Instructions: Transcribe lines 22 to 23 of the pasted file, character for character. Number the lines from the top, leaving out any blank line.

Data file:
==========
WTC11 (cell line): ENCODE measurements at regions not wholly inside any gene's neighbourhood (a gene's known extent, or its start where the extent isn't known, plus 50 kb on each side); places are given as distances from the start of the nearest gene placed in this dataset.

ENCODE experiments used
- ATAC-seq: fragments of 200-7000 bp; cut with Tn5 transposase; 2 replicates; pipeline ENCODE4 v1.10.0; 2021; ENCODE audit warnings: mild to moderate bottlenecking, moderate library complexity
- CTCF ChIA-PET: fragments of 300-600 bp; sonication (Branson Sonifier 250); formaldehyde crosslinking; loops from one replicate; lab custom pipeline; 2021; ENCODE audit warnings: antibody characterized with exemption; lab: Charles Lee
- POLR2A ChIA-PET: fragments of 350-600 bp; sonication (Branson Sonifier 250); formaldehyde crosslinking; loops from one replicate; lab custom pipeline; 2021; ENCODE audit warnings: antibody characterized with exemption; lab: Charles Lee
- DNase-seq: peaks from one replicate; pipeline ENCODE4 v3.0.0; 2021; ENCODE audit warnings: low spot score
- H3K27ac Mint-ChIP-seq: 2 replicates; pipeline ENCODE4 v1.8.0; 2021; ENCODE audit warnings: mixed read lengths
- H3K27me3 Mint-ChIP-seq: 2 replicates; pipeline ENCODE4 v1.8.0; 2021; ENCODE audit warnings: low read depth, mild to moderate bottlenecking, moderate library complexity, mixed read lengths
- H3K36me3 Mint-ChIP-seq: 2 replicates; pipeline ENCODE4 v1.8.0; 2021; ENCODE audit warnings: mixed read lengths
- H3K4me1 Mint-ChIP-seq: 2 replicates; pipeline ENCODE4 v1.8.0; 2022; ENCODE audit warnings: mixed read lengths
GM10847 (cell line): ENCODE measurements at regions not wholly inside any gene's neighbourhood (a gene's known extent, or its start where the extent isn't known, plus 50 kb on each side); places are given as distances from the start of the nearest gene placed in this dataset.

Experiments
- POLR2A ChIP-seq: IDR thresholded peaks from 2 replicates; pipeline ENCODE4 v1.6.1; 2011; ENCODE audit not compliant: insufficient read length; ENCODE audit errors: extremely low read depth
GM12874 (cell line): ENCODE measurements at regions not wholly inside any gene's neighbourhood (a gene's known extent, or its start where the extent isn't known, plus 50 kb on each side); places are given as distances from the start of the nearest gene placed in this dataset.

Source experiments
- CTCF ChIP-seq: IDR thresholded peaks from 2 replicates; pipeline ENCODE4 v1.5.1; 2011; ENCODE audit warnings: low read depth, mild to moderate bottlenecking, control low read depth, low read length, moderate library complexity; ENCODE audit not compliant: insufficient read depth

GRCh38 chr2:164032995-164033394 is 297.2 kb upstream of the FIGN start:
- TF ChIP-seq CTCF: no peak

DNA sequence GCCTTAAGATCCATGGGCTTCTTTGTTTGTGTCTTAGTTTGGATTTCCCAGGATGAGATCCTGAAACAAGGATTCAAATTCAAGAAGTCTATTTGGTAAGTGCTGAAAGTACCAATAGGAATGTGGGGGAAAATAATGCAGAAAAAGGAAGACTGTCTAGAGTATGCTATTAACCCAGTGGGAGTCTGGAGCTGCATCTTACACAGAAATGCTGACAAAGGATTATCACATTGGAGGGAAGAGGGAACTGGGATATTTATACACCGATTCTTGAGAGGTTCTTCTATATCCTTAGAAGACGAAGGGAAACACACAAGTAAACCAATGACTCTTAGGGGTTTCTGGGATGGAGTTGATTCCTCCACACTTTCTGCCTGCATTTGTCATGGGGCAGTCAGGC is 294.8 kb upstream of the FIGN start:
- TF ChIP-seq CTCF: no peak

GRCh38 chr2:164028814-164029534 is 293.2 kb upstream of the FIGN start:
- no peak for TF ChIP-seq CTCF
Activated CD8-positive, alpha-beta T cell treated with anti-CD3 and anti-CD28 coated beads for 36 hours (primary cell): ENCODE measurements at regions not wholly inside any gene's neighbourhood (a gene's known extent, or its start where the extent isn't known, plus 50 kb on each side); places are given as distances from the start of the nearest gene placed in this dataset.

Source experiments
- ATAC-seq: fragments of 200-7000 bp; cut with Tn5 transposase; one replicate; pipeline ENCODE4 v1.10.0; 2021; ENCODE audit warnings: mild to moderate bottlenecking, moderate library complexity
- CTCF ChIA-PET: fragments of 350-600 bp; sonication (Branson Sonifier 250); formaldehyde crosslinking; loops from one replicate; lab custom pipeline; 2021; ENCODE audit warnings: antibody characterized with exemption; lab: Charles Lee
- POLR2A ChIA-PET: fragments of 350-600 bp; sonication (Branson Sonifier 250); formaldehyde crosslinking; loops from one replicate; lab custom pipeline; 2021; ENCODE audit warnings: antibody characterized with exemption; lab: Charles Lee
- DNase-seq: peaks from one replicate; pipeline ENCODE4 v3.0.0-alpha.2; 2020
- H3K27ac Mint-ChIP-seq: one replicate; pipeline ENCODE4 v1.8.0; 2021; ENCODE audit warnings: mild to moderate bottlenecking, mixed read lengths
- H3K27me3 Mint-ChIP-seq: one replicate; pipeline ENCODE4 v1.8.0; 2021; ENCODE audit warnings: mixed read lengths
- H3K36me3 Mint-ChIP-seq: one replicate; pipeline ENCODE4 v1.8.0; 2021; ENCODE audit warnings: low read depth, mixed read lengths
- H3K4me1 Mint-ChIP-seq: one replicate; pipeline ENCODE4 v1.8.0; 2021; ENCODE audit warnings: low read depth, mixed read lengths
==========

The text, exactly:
- no peak for TF ChIP-seq CTCF
Activated CD8-positive, alpha-beta T cell treated with anti-CD3 and anti-CD28 coated beads for 36 hours (primary cell): ENCODE measurements at regions not wholly inside any gene's neighbourhood (a gene's known extent, or its start where the extent isn't known, plus 50 kb on each side); places are given as distances from the start of the nearest gene placed in this dataset.